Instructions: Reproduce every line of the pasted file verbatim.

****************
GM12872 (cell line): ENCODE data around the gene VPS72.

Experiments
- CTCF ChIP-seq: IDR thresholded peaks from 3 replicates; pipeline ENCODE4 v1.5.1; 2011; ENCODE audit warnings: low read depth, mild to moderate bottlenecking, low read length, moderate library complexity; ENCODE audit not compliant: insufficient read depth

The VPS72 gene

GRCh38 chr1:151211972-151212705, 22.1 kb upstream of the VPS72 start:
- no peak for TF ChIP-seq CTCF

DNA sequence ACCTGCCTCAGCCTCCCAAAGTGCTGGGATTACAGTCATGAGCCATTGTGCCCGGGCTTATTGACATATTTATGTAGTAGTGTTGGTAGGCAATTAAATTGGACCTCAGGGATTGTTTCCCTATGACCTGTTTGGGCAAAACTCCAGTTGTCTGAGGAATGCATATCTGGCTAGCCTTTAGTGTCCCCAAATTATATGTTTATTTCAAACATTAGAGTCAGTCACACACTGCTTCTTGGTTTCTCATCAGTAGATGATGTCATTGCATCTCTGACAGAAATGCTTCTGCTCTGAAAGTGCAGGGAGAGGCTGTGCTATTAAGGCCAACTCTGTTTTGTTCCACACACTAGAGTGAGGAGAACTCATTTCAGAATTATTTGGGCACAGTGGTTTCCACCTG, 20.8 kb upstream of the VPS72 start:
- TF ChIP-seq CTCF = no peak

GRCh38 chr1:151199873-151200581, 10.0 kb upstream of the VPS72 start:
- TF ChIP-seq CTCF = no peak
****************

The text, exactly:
GM12872 (cell line): ENCODE data around the gene VPS72.

Experiments
- CTCF ChIP-seq: IDR thresholded peaks from 3 replicates; pipeline ENCODE4 v1.5.1; 2011; ENCODE audit warnings: low read depth, mild to moderate bottlenecking, low read length, moderate library complexity; ENCODE audit not compliant: insufficient read depth

The VPS72 gene

GRCh38 chr1:151211972-151212705, 22.1 kb upstream of the VPS72 start:
- no peak for TF ChIP-seq CTCF

DNA sequence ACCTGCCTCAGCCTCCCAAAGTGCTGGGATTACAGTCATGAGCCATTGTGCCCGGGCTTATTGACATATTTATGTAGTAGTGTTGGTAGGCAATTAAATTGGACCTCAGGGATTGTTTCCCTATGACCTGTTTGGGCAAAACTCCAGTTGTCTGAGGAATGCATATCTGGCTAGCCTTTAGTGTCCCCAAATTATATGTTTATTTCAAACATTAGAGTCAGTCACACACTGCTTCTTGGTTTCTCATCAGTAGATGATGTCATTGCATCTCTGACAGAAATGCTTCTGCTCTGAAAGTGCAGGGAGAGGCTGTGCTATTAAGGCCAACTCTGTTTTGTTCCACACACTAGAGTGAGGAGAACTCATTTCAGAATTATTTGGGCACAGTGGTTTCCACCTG, 20.8 kb upstream of the VPS72 start:
- TF ChIP-seq CTCF = no peak

GRCh38 chr1:151199873-151200581, 10.0 kb upstream of the VPS72 start:
- TF ChIP-seq CTCF = no peak